In Praise of Learning: The Value of First Stitches
I’ve taught a lot of people how to knit. Eight-year-olds at the camp where I used to work who stabbed at the wool for hours before triumphantly holding up a snarled pre-scarf; friends on picnic blankets in the park when the weather finally turned nice; coworkers who stopped by during a lunch break to observe my crafting and wound up walking away with a new set of needles and a dream. All of us, no matter our age, start from a place of frustration mixed with determination, which eventually, hopefully, gives way to the compelling rhythm that’s the reason we all love making things in the first place.
But what I’ve noticed from my extremely unscientific sample group is that it’s not usually the kids who wind up abandoning first projects due to irritation. It’s the grown-ups.
“I can’t do this,” they’ll say, throwing down their tangled yarn. “I’m just not crafty.”
At first, this resignation surprised me. Kids are supposed to be the easily distracted group, the ones who have no control over their still developing fingers and brains, right? Adults can do complicated things, such as taxes and driving, so why would they be stymied by some sticks and string?
The answer, I think, is that the older we get, the less comfortable we are with being bad at things. We’ve been conditioned, throughout school and work and just generally moving through the world, to focus on our talents, and to let them define us. We’re “math kids” or we’re “book kids”; we’re liberal arts majors or STEM majors; we’re client facing or project-managing workers. We have jobs that we never thought to want when we were little.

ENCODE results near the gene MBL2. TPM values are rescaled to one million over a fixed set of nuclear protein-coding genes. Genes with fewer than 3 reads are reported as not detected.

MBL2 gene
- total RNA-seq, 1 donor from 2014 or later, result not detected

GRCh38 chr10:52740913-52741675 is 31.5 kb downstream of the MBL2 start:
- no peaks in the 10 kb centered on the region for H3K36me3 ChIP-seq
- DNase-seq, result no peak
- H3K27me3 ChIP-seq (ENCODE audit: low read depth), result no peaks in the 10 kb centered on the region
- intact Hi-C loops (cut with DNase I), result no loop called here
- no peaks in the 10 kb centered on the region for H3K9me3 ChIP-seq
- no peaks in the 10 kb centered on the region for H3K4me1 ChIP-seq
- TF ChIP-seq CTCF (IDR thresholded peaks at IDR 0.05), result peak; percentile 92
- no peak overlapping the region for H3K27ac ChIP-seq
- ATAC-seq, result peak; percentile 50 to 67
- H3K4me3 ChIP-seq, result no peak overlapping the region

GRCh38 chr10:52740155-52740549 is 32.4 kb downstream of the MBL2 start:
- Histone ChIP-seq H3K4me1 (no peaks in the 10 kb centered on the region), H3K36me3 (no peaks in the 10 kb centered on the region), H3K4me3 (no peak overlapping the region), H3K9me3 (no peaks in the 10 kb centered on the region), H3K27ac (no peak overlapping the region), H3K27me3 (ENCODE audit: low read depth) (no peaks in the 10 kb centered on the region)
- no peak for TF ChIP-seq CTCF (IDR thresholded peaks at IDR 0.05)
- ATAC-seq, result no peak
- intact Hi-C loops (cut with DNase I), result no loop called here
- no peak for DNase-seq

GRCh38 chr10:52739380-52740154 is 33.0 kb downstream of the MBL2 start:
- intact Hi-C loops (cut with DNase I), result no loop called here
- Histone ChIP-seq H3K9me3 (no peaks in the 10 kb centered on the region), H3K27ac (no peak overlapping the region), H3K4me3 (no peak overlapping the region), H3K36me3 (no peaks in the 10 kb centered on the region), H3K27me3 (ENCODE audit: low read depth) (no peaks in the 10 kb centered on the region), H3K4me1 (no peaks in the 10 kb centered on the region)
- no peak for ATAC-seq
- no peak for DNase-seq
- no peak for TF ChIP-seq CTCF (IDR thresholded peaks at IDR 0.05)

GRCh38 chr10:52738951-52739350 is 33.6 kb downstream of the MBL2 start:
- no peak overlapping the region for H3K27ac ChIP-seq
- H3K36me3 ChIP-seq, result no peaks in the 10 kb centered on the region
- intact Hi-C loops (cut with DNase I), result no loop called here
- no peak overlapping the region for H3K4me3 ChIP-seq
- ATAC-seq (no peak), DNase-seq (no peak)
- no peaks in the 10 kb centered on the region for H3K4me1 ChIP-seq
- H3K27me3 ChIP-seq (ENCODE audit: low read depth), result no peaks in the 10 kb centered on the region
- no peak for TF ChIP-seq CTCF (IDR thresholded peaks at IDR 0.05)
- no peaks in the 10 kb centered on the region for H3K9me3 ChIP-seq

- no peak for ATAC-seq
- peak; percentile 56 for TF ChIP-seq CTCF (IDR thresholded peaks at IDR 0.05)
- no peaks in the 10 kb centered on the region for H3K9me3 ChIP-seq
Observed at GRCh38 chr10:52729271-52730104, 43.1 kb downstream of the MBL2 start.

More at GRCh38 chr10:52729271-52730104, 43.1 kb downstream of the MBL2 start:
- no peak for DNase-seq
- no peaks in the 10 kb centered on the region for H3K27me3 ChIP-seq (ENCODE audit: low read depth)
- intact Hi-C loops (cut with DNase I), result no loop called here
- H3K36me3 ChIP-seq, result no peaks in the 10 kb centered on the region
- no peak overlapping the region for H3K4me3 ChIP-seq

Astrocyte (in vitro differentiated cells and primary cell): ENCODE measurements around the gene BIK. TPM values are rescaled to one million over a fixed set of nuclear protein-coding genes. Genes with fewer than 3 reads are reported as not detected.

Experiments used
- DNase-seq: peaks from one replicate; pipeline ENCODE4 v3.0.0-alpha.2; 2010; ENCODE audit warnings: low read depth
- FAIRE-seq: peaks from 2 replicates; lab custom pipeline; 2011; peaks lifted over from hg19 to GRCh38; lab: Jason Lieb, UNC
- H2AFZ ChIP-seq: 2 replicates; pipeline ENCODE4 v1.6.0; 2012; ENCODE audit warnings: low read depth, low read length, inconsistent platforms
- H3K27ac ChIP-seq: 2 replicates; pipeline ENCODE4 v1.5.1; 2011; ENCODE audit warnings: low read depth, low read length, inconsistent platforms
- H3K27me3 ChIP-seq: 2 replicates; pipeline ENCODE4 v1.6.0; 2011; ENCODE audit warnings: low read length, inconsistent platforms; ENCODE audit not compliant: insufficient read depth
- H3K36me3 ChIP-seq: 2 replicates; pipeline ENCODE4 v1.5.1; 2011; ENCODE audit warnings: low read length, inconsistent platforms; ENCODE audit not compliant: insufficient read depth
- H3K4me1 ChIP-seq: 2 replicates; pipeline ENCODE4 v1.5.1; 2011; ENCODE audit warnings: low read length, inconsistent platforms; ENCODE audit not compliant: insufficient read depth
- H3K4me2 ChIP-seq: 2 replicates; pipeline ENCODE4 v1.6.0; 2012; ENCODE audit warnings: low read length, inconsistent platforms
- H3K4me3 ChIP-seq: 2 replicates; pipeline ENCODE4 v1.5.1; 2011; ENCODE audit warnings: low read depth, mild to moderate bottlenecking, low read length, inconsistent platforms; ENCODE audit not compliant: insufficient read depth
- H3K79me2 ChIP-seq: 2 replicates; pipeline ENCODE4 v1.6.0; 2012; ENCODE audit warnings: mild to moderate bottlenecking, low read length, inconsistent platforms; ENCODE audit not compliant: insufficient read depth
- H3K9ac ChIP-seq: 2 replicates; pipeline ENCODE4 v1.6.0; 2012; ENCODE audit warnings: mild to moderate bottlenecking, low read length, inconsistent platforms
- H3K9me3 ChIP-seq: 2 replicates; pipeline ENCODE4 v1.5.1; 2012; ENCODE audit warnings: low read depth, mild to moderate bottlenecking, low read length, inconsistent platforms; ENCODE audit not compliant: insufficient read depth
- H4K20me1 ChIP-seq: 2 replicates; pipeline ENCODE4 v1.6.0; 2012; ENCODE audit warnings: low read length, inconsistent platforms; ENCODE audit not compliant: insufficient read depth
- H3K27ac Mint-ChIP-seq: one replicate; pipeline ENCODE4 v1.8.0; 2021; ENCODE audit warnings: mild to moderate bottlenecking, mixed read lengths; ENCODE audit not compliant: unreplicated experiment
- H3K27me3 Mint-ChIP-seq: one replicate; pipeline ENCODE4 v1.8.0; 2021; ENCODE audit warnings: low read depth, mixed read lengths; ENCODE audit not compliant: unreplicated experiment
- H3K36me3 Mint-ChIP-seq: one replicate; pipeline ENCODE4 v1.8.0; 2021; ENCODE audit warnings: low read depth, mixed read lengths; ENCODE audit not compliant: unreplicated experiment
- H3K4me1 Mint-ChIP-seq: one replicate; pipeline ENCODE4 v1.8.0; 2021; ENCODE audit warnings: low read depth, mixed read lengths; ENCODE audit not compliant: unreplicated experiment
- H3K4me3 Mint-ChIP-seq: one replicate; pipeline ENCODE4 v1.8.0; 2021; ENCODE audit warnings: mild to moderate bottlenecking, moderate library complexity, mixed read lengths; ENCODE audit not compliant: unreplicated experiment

These descriptors might limit us, but they also comfort us. They help us find a place in an otherwise uncertain world. And they do not readily leave room for attempting something new—and sucking at it.
Learning how to knit, although nowhere near as drastic as attempting a career change or a personality overhaul, can dredge up some of those “it’s just not for me” fears. The logic is that some of us are “crafty” while others aren’t, and those of us who aren’t shouldn’t even bother to try—it will be too embarrassing, too inefficient, too unproductive.
But that belies the fact that nobody is born knowing how to do anything besides spit up and cry. Each knitter had to perform a stitch over and over again until one day the crappy not-quite-anything turned into an okay bit-of-a-something.
The best feeling in the world, as both a knitter and a teacher, is witnessing that moment when skeptical students really get it. It’s not necessarily when they become “good,” or even when they master the basic knit stitch; it’s when they lose themselves to the act of it, when they’re silent for a minute or five while they work the tip of their needle through the following stitch and then go on to the next. It’s when they trust that one day, they will go from bad to slightly less bad, and then another day will arrive at the hazy, always-changing land of good.
ALANNA OKUN is the author of the essay collection The Curse of the Boyfriend Sweater (New York: Flatiron, 2018) and an editor at Racked. | Header Illustration by Bekah Thrasher.